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```
Date: 06/30/98 at 15:42:49
From: Bill Petry

seems I need a more fundamental explanation of the concept.

Can you help?
```

```
Date: 06/30/98 at 15:49:44
From: Doctor Rob

You should be familiar with modular arithmetic for this explanation.
A quadratic residue modulo p is a number r with 0 <= r < p, such that
there exists an x with x^2 = r (mod p). In words, r is the remainder
when you divide some square by p.

If p > 2 is a prime, it turns out that there are (p+1)/2 quadratic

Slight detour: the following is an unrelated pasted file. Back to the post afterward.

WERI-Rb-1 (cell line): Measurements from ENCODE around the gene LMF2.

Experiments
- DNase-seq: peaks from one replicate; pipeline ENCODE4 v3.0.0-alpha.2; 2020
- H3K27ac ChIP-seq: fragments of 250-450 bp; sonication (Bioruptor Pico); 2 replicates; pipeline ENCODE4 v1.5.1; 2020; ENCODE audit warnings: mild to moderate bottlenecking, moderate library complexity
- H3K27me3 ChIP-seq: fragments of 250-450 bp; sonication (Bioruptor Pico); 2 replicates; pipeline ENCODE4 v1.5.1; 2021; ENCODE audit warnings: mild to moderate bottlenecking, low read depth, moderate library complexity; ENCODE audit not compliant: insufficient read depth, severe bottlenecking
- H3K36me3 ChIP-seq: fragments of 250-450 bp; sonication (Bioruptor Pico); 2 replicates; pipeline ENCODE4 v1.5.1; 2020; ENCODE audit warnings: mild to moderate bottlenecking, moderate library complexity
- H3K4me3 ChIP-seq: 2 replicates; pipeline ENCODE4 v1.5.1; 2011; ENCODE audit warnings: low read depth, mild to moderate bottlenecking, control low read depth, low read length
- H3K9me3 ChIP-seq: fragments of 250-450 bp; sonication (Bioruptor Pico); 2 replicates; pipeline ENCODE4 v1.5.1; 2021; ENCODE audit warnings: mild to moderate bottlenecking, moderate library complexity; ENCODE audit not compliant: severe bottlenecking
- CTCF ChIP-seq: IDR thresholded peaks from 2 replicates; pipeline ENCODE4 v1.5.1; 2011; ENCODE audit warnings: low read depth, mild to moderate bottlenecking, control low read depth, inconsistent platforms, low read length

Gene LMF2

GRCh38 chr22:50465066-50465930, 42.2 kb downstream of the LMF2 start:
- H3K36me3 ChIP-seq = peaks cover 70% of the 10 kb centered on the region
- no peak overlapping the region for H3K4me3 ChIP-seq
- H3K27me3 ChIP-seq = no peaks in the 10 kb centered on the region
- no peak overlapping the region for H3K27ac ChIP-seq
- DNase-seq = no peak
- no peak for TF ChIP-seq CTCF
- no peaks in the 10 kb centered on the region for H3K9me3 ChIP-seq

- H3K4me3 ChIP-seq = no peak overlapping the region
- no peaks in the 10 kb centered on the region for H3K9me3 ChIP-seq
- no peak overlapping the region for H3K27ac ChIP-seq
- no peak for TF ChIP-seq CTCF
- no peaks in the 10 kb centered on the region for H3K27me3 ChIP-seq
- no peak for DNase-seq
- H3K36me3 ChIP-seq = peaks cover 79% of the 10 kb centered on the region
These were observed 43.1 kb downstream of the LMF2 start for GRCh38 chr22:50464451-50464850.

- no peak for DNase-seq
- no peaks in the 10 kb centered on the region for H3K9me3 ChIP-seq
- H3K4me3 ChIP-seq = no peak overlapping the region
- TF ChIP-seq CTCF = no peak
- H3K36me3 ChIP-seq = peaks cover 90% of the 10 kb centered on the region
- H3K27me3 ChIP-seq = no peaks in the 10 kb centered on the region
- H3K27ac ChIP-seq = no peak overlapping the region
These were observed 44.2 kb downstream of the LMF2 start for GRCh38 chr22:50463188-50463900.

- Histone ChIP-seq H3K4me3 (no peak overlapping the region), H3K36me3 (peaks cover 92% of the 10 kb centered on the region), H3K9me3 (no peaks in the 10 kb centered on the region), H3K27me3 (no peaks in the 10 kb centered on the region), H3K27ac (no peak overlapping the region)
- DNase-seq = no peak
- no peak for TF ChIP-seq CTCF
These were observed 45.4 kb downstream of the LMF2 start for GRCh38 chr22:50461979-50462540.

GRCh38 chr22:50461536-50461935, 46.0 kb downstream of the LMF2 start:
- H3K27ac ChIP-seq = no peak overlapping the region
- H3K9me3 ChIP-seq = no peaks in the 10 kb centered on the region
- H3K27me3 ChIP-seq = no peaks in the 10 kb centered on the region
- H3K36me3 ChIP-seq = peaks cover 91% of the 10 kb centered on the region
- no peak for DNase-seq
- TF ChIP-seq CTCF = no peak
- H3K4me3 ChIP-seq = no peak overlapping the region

Example:  p = 11

0^2 = 0 (mod 11)
1^2 = 1 (mod 11)
2^2 = 4 (mod 11)
3^2 = 9 (mod 11)
4^2 = 5 (mod 11)
5^2 = 3 (mod 11)
6^2 = 3 (mod 11)
7^2 = 5 (mod 11)
8^2 = 9 (mod 11)
9^2 = 4 (mod 11)
10^2 = 1 (mod 11)

Thus the quadratic residues modulo 11 are 0, 1, 3, 4, 5, and 9. The
other numbers between 0 and 11 are quadratic nonresidues modulo 11:
2, 6, 7, 8, and 10.

- Doctor Rob, The Math Forum
http://mathforum.org/dr.math/
```
Associated Topics:
High School Number Theory

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